Pushing the boundaries of knowledge
"A search for new interactions at Belle II using leptons"

This is the official page of the research team "InterLeptons" at the High Energy Physics Institute of the Austrian Academy of Sciences. The team, led by Dr. Gianluca Inguglia, is funded under the grant agreement nr. 947006 of the Starting Grant award offered by the European Research Council (ERC). The research activities of the team will be described and kept up-to-date on these pages.
The aim InterLeptons is to unveil the new physics nature of the so-called flavor anomalies implementing a bottom-up approach based on the studies of data collected at the Belle II experiment, located in the interaction region
of the Super-KEKB collider. The team focuses on final state events containing leptons and a large amount of missing energy. The results of the searches will be interpreted in terms of low mass dark matter, new forces/interactions, and in terms of lepton flavor violating and lepton flavor non-universal couplings.

InterLeptons brings a significant advancement of a new research area in Austria with the potential of revolutionizing particle physics.


InterLeptons News & Co

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Lepton flavour universality, beyond B anomalies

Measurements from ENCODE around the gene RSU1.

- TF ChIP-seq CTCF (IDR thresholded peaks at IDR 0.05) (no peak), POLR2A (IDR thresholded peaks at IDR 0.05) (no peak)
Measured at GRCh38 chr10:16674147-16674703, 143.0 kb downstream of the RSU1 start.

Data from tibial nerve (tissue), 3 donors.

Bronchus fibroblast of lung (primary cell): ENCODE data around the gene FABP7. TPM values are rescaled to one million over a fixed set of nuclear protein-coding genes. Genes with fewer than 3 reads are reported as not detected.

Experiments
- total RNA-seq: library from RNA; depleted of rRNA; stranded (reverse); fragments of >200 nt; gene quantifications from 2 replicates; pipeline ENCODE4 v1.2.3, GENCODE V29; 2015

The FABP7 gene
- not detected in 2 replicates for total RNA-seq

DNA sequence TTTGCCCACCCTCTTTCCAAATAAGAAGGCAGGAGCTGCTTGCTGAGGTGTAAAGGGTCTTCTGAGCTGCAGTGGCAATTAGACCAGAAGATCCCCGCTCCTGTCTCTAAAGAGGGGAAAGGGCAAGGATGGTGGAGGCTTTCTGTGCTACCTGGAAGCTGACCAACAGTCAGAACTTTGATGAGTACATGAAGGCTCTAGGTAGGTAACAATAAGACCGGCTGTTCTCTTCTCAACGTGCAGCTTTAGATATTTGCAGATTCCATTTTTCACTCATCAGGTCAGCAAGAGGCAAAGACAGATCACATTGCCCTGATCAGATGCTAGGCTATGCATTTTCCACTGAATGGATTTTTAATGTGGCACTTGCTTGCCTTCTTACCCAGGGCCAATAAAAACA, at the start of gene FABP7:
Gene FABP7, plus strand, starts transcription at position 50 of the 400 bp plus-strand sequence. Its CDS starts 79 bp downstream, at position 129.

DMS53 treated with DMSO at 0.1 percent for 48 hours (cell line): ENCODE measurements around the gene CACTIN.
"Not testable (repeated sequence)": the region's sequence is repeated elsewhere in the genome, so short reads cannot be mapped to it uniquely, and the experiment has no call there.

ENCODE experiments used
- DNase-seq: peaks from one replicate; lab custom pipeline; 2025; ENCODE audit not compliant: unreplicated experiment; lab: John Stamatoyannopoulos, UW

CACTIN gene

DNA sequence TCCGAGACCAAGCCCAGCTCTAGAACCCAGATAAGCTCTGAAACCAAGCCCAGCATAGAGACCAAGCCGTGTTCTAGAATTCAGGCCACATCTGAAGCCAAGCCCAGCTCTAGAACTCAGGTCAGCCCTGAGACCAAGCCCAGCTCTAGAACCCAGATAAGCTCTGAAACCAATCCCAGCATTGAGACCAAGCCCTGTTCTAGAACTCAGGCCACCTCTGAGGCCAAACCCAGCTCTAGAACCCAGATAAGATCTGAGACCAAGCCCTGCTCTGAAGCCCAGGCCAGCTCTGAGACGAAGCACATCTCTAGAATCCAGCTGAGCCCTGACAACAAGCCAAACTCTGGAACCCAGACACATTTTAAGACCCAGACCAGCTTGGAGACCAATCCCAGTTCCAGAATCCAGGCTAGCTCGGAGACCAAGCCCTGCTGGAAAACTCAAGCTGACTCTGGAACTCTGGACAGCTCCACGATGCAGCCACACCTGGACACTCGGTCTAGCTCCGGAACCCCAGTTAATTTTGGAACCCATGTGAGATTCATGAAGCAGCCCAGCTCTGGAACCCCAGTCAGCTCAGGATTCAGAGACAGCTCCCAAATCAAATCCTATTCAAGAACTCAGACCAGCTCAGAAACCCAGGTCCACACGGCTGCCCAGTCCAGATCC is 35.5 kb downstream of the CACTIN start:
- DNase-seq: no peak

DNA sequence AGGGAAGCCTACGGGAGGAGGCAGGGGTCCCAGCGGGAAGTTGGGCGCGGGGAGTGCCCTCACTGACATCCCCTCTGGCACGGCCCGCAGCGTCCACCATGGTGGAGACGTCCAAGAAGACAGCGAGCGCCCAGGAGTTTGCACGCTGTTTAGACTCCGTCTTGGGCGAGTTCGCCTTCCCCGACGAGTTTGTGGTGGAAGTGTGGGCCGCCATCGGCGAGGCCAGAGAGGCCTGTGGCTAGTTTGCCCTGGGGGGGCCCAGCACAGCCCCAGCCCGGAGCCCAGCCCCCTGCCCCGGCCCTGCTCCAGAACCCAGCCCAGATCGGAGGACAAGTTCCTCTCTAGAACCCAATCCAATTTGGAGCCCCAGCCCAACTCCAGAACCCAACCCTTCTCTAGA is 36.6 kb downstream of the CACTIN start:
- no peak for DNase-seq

Hints of new physics and in particular of lepton flavour universality have appeared in many experiments, in the quark and in the lepton sector, and are the key point of InterLeptons. Members of the group are now involved in many projects in collaboration with theory colleagues to understand what test could and should be performed, what is missing yet, what news can we expect in the coming years.
We have recently submitted a review for the Annual Review of Nuclear and Particle Science, to appear in the number _72_, titled "Testing Lepton Flavor Universality with Pion, Kaon, Tau, and Beta Decays", with a preprint available on ArXiv:2111.05338. In this review the role of processes involving other particles than B meson is reviewed. The (hopefully, possibly) emerging pattern of new physics from flavour measurements might bring a profound change in the way we understand particles' interactions, and it's important to look at the whole picture.
Where else are we observing or can we expect to observe anomalies?

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